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Wednesday Morning Update

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Did you turn on that air conditioner yesterday afternoon?  We hit 91 in Tulsa for the high with other locations in the upper 80s.  Southwest winds around 15 to 25 mph were common with full sunshine for the day.  Our forecast becomes a little more centered on thunderstorm chances for the next few days as we track two systems.  The first one will be arriving today and exiting tomorrow midday with the second and stronger system brushing the state Sunday into Monday. 

Our forecast today and tomorrow will continue to call for a chance for scattered thunderstorms across part of southern and eastern OK as a weak mid-level wave draws closer to the region.  Low level moisture will be increasing today and tomorrow but the main upper level system will be weakening as it moves eastward.  The better location for thunderstorms will occur just south of our immediate areas of concern, but we're going to keep a decent shot of storms in the forecast for the Tulsa vicinity and Eastern OK both today and tomorrow.  The weak dynamics with this system will keep the severe weather threat somewhat low, but it will not be zero.  More organized severe weather will be possible across the north TX area closer to deeper moisture and also near a surface area of low pressure.  Temps today will be around 80 or so for the afternoon high due to the influence of the system and the added cloud cover across the area.  Upper 70s will be common across southeastern OK. 

Thursday some scattered storms may be possible during the early to midday time period with mostly cloudy conditions.  This should also keep the highs mainly in the upper 70s.  Because this system is being driven by a mid-level low, we'll keep the southerly flow through the entire system.  This means low level moisture will continue to flow into the southern plains through the end of the week and then further northward into the central plains states this weekend.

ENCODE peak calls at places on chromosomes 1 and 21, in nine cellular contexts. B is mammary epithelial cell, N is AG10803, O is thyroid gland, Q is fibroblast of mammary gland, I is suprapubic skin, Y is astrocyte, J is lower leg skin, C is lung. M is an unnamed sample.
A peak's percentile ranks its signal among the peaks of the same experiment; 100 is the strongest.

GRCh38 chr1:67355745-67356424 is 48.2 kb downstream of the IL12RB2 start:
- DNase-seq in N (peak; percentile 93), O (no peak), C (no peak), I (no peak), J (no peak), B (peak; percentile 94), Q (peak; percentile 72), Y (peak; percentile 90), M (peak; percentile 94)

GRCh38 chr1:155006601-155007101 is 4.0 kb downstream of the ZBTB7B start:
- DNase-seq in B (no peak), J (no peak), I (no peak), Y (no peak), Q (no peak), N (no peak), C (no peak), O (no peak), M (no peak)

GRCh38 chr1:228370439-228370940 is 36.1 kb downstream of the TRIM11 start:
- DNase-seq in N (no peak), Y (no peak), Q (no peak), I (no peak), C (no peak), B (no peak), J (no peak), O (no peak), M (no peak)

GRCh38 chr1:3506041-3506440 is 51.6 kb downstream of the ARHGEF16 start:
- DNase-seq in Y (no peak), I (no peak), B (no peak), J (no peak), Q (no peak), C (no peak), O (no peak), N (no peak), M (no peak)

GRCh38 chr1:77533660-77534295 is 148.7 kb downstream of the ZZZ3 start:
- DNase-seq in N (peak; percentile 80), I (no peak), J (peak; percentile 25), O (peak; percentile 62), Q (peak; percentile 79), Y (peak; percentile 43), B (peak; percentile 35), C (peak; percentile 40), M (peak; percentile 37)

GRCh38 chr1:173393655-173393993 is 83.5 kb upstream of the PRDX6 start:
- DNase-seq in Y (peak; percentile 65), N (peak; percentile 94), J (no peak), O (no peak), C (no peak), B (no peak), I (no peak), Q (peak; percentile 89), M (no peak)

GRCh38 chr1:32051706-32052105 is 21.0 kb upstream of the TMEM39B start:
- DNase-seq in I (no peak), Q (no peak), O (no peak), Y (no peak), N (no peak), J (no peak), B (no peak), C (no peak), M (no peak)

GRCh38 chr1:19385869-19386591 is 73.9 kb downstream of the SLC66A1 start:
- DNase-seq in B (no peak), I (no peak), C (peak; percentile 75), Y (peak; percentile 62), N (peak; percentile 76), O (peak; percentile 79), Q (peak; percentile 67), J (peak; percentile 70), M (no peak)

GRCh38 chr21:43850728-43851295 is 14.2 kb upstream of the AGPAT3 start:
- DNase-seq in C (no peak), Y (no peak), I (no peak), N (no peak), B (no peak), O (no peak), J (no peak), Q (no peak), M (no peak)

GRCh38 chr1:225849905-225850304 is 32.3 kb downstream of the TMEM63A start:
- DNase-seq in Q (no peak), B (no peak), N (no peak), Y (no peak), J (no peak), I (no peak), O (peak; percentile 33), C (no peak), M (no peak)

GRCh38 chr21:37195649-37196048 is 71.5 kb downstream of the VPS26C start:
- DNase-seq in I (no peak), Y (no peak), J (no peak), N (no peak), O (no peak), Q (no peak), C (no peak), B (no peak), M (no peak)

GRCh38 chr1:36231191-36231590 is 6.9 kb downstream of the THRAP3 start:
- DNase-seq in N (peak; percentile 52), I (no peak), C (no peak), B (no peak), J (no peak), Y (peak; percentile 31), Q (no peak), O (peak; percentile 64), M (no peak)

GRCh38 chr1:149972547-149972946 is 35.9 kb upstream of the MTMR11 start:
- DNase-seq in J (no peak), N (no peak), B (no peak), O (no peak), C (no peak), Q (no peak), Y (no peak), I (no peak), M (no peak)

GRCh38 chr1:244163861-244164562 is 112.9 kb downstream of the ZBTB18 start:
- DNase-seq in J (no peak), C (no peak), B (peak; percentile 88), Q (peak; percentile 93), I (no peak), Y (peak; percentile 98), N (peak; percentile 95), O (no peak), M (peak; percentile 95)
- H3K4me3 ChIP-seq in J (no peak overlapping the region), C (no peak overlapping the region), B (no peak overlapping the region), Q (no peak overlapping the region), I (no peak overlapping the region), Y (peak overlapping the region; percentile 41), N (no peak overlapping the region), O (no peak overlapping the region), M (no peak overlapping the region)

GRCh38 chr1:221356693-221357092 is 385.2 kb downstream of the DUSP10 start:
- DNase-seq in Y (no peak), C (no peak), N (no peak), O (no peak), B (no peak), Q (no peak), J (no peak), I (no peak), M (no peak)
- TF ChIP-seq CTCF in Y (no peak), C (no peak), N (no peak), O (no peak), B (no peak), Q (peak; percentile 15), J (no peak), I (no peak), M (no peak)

By the weekend, a major upper level trough will be approaching the area with very strong upper air dynamics.  The low level moisture is expected to be of high quality and sufficiently deep in the atmosphere to provide a chance for severe storms.  A dry line will be located well west of the area this weekend with a surface boundary sliding across part of central Kansas.  A surface area of low pressure will be anchored near the SW Kansas area through the weekend while the main forcing from the upper air system slides across the central plains states.  Severe weather will be likelihood with this system, but the big question will be how far southward will the forcing impact the moisture?  Most models keep most of the precip to the north of our immediate area Sunday, but we'll keep a decent shot of thunderstorms in the forecast for Sunday into Monday, and will mention the possibility of severe weather.  Before this system nears the area, we'll keep isolated storm chances in the Friday and Saturday time periods, but the higher probability (40% at this point) will be confined for Sunday into Monday.   

The GFS and EURO are still somewhat different on the early part of next week, but we'll keep a slight chance of storms in the Tuesday time slot at this point with temps cooling into the mid or upper 70s Tuesday.  

The official high in Tulsa yesterday was 91 recorded at 1:20pm.

The normal daily average high is 79 and the low is 59.

Our daily record high is 95 from 1911 and the low is 35 from 1907.


You'll find me on Facebook and Twitter.



I'll be discussing my state-wide and regional forecasts on numerous Radio Oklahoma News Network Affiliates across the state through the noon hour.


You'll hear my Tulsa metro forecast on The KRMG Morning News with Dan Potter through the midday time period.


Thanks for reading the Wednesday Morning Weather Discussion and Blog.


Have a super great day!


Alan Crone



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